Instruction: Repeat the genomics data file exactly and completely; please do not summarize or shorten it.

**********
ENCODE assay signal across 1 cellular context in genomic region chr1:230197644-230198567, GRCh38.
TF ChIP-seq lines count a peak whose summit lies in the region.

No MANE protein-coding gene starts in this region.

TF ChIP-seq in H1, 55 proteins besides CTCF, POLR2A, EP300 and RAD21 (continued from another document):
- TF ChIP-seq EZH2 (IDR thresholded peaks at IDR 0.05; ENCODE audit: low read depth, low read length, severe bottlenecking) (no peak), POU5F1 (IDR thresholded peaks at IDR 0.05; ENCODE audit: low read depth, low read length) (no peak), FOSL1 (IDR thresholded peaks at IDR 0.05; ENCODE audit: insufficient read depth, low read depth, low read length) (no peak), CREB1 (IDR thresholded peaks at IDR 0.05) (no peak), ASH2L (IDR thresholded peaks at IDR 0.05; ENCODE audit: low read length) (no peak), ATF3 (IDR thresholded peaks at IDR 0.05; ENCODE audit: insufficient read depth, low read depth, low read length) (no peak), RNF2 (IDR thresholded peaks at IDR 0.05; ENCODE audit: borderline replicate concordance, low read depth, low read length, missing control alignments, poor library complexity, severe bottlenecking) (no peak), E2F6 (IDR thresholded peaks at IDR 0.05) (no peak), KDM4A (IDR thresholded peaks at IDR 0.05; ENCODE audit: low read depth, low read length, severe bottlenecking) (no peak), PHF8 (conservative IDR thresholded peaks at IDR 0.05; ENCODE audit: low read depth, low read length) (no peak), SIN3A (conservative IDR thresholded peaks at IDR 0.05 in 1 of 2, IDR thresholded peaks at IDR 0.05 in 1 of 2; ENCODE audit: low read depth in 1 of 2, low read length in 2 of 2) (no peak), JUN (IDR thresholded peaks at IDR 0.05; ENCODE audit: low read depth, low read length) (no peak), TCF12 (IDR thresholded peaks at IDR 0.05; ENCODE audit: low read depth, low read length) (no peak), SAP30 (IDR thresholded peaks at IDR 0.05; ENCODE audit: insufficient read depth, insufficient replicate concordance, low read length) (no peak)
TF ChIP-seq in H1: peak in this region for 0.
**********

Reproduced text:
ENCODE assay signal across 1 cellular context in genomic region chr1:230197644-230198567, GRCh38.
TF ChIP-seq lines count a peak whose summit lies in the region.

No MANE protein-coding gene starts in this region.

TF ChIP-seq in H1, 55 proteins besides CTCF, POLR2A, EP300 and RAD21 (continued from another document):
- TF ChIP-seq EZH2 (IDR thresholded peaks at IDR 0.05; ENCODE audit: low read depth, low read length, severe bottlenecking) (no peak), POU5F1 (IDR thresholded peaks at IDR 0.05; ENCODE audit: low read depth, low read length) (no peak), FOSL1 (IDR thresholded peaks at IDR 0.05; ENCODE audit: insufficient read depth, low read depth, low read length) (no peak), CREB1 (IDR thresholded peaks at IDR 0.05) (no peak), ASH2L (IDR thresholded peaks at IDR 0.05; ENCODE audit: low read length) (no peak), ATF3 (IDR thresholded peaks at IDR 0.05; ENCODE audit: insufficient read depth, low read depth, low read length) (no peak), RNF2 (IDR thresholded peaks at IDR 0.05; ENCODE audit: borderline replicate concordance, low read depth, low read length, missing control alignments, poor library complexity, severe bottlenecking) (no peak), E2F6 (IDR thresholded peaks at IDR 0.05) (no peak), KDM4A (IDR thresholded peaks at IDR 0.05; ENCODE audit: low read depth, low read length, severe bottlenecking) (no peak), PHF8 (conservative IDR thresholded peaks at IDR 0.05; ENCODE audit: low read depth, low read length) (no peak), SIN3A (conservative IDR thresholded peaks at IDR 0.05 in 1 of 2, IDR thresholded peaks at IDR 0.05 in 1 of 2; ENCODE audit: low read depth in 1 of 2, low read length in 2 of 2) (no peak), JUN (IDR thresholded peaks at IDR 0.05; ENCODE audit: low read depth, low read length) (no peak), TCF12 (IDR thresholded peaks at IDR 0.05; ENCODE audit: low read depth, low read length) (no peak), SAP30 (IDR thresholded peaks at IDR 0.05; ENCODE audit: insufficient read depth, insufficient replicate concordance, low read length) (no peak)
TF ChIP-seq in H1: peak in this region for 0.